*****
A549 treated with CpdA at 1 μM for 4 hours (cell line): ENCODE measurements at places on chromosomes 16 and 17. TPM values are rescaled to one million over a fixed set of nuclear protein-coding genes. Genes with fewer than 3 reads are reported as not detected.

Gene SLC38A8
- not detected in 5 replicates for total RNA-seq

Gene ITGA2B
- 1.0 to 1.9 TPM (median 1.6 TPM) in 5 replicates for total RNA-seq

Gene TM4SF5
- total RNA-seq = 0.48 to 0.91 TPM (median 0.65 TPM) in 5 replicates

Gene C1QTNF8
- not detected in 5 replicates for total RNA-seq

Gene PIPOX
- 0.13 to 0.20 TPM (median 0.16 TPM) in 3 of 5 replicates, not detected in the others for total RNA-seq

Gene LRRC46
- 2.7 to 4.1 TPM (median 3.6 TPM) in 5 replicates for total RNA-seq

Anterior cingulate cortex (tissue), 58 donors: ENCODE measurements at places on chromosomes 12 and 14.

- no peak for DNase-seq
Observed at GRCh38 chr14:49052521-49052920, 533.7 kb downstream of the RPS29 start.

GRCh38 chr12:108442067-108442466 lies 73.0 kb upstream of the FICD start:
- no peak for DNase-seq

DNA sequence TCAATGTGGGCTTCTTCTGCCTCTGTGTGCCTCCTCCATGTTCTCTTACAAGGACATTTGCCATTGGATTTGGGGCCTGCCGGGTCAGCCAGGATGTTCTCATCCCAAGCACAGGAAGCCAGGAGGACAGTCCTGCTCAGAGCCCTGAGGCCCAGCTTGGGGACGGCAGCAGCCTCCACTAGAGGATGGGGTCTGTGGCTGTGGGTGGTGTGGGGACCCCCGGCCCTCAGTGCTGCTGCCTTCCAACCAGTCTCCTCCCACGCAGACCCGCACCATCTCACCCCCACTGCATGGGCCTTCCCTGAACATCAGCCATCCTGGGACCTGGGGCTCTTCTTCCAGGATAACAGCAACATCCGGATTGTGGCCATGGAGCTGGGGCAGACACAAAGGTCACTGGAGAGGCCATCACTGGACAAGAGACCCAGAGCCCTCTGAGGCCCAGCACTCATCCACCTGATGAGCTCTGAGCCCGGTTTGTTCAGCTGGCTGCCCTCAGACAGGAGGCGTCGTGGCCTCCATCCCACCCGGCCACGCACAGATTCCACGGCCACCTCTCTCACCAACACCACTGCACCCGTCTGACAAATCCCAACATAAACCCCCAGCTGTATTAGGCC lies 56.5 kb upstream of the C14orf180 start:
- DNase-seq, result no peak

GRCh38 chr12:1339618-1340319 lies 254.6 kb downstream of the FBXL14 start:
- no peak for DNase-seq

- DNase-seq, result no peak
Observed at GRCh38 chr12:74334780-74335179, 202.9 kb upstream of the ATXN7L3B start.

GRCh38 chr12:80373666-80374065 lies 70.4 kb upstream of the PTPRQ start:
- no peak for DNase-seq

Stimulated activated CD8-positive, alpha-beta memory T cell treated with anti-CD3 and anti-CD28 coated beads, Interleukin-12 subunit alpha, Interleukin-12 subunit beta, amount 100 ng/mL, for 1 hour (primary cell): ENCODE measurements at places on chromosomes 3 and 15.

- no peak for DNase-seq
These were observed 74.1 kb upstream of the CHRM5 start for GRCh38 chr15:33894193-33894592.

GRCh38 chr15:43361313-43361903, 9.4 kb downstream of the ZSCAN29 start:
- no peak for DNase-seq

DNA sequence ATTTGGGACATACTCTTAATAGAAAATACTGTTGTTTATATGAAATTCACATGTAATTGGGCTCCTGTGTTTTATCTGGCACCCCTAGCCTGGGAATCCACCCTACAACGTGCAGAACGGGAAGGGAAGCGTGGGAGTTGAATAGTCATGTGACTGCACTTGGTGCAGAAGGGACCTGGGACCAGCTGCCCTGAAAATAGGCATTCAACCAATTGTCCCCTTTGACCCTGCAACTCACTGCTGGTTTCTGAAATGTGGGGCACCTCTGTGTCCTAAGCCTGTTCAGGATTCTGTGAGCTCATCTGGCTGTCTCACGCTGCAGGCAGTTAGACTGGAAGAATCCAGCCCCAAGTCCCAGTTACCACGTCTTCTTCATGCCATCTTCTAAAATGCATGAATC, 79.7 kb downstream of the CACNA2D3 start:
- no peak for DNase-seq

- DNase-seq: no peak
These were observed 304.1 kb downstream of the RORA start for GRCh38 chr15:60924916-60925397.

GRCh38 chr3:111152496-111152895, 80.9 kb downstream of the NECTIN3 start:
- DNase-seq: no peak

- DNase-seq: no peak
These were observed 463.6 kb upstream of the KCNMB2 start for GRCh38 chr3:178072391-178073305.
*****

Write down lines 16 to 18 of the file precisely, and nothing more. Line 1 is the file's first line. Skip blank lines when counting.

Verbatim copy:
Observed at GRCh38 chr14:49052521-49052920, 533.7 kb downstream of the RPS29 start.

GRCh38 chr12:108442067-108442466 lies 73.0 kb upstream of the FICD start:
- no peak for DNase-seq